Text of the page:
Employers add 248,000 new jobs in May; Unemployment rate holds at 5.6 percent - NewsOn6.com - Tulsa, OK - News, Weather, Video and Sports - KOTV.com |

Employers add 248,000 new jobs in May; Unemployment rate holds at 5.6 percent

Updated:
WASHINGTON (AP) _ U.S. employers added almost a quarter million workers in May, extending a nine-month hiring spree and accommodating enough new jobseekers to hold the unemployment rate steady at 5.6 percent.

Payrolls swelled by almost 1 million in the last three months alone, the Labor Department said Friday. Employment figures for March and April were revised up to reflect the addition of 353,000 and 346,000 jobs respectively.

But because tens of thousands of jobless are renewing their search for work in the wake of an improving labor market, the overall, seasonally adjusted civilian unemployment rate did not improve from April's 5.6 percent figure.

Nevertheless, the snapshot of America's employment situation in May met the expectations of most private analysts and fueled anticipation of an increase in interest rates when the Federal Reserve meets at the end of this month. The Fed's main interest rate has been at a 46-year low of 1 percent, but analysts expect that to end with the jobs market steadily gaining steam.

Hiring last month was widespread, with businesses adding an overall 248,000 new jobs across the economy. Industries that posted the biggest gains included construction, health care, professional and business services and hotels and restaurants.

``What is really key is that every major sector had improvements,'' said John Silvia, chief economist for Wachovia Securities. ``That suggests these gains are sustainable.''

The struggling manufacturing sector also is reawakening, adding 32,000 new jobs last month. It was the fourth straight month of payroll increases after almost three years of continuous losses.

The payroll survey by the Bureau of Labor Statistics, reflecting the addition of those 248,000 new jobs to business payrolls, is separate from a survey of U.S. households. It is that survey which determines the unemployment rate.

Friday's report was good news for President Bush, who has been counting on continued employment growth to boost his re-election prospects. The economy was expected to be a major drag on his campaign, but that may prove otherwise.

Bush still is on track to be the first president since the Great Depression to have lost jobs during his watch _ but those losses are shrinking. His administration was widely criticized for an overly optimistic forecast that 2.6 million new jobs would be created this year. But economists now say the chugging economy could approach that mark.

White House spokeswoman Claire Buchan, in Rome with Bush, welcomed the May jobs report. ``It's more continued evidence that the president's economic policies are working and that Americans are going back to work.''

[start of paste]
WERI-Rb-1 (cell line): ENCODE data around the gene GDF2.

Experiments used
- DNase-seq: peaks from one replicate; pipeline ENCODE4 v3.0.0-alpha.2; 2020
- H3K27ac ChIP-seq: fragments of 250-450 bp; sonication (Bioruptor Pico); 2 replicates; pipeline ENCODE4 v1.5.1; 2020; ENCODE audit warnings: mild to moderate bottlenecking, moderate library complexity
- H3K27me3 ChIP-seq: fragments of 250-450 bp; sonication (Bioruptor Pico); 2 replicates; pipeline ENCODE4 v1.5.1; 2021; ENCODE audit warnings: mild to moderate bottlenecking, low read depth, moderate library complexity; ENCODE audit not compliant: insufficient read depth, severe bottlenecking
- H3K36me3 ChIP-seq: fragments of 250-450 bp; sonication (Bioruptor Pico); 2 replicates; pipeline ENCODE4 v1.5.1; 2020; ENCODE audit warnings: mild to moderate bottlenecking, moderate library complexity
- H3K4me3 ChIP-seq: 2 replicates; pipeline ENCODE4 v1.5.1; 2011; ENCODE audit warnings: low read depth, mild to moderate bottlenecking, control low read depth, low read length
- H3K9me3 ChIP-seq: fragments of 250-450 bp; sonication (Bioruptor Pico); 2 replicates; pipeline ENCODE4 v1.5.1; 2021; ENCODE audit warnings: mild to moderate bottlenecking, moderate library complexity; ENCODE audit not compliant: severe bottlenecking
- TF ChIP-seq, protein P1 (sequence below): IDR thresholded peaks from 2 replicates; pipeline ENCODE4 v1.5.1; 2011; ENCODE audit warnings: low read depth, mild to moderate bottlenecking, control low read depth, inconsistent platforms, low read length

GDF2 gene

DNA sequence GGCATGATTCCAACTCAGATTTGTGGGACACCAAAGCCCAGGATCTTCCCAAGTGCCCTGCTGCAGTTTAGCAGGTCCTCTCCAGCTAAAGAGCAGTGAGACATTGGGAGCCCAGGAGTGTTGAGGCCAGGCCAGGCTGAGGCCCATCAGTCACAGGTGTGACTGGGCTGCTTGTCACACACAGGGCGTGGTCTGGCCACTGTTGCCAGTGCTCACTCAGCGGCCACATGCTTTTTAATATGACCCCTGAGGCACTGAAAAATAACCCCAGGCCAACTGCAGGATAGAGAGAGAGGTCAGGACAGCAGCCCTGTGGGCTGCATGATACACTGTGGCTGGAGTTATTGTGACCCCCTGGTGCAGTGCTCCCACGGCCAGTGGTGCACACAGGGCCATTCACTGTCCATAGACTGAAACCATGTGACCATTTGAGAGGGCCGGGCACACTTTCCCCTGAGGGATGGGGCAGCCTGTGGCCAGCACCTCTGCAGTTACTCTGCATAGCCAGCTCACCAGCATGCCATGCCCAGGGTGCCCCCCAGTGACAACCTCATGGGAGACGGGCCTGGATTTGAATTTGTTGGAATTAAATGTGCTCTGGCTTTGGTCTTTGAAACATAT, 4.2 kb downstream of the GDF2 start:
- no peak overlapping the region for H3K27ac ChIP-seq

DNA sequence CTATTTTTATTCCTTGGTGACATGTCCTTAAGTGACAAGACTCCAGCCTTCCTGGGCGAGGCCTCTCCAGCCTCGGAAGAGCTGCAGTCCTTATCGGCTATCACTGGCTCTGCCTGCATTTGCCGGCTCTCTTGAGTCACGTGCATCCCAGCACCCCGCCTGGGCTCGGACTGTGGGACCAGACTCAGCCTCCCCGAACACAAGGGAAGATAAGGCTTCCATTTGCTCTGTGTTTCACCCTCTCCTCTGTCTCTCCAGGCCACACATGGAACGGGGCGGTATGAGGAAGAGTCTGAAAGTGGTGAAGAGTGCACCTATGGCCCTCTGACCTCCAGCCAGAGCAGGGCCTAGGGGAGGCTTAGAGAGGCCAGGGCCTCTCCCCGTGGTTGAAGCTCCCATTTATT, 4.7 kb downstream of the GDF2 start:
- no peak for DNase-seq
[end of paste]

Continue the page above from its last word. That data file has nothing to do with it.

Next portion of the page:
``We're particularly encouraged to see that almost a million jobs have been created in the last three months alone, and that some 1.4 million jobs have been created since August,'' she said.

``What a difference a year makes,'' said Commerce Secretary Donald Evans, noting the big payroll gains in the past three months. ``A wakeup call has been sent that the United States economy is back.''

``Today's employment report demonstrates beyond a doubt, the broad-based strength and continuing momentum of the U.S. economy,'' said Treasury Secretary John Snow, who credited the president's tax cuts for strengthening the economy and spurring job growth.

Labor Secretary Elaine Chao said, ``The president's economic policies are improving the lives of millions of Americans.''

Still, the economy is far from the booming 1990s. Last month, 8.2 million people remained unemployed. While the overall jobless rate stayed at 5.6 percent, it was much higher among blacks, at 9.9 percent and Hispanics, at 7 percent.

Allison Dobson, spokeswoman for Democratic presidential candidate John Kerry, said, ``Any step forward in the job market is good news for workers but America is still in the worst job recovery since the Great Depression, with 1.9 million private-sector jobs lost in the Bush presidency.''

The report ``is welcome news for American workers who are enduring the most prolonged jobs slump since the 1930s,'' said Rep. Pete Stark of California, the top Democrat on Congress' Joint Economic Committee. ``But we still have a jobs deficit, and most of the economic growth we have seen has fattened businesses' balance sheets, not workers' paychecks.''

The average duration of unemployment rose to 20 weeks last month, up from 19.7 weeks in April. Almost 22 percent of all jobless workers have been without work for 27 weeks or more.

Construction employment rose by 32,000 in May, with 91,000 new jobs added since January. In services, professional and business services added 64,000 new jobs, fueled by hiring increases in temporary employment firms. Hiring at such firms has grown by 14 percent since April 2003.

Hotels and restaurants added 33,000 jobs over the month, and financial services boosted payrolls by 15,000.

But some industries lost jobs, including telecommunications, which shed 5,000 positions last month. Also, there were fewer government jobs last month, as employment in that sector decreased by 27,000.
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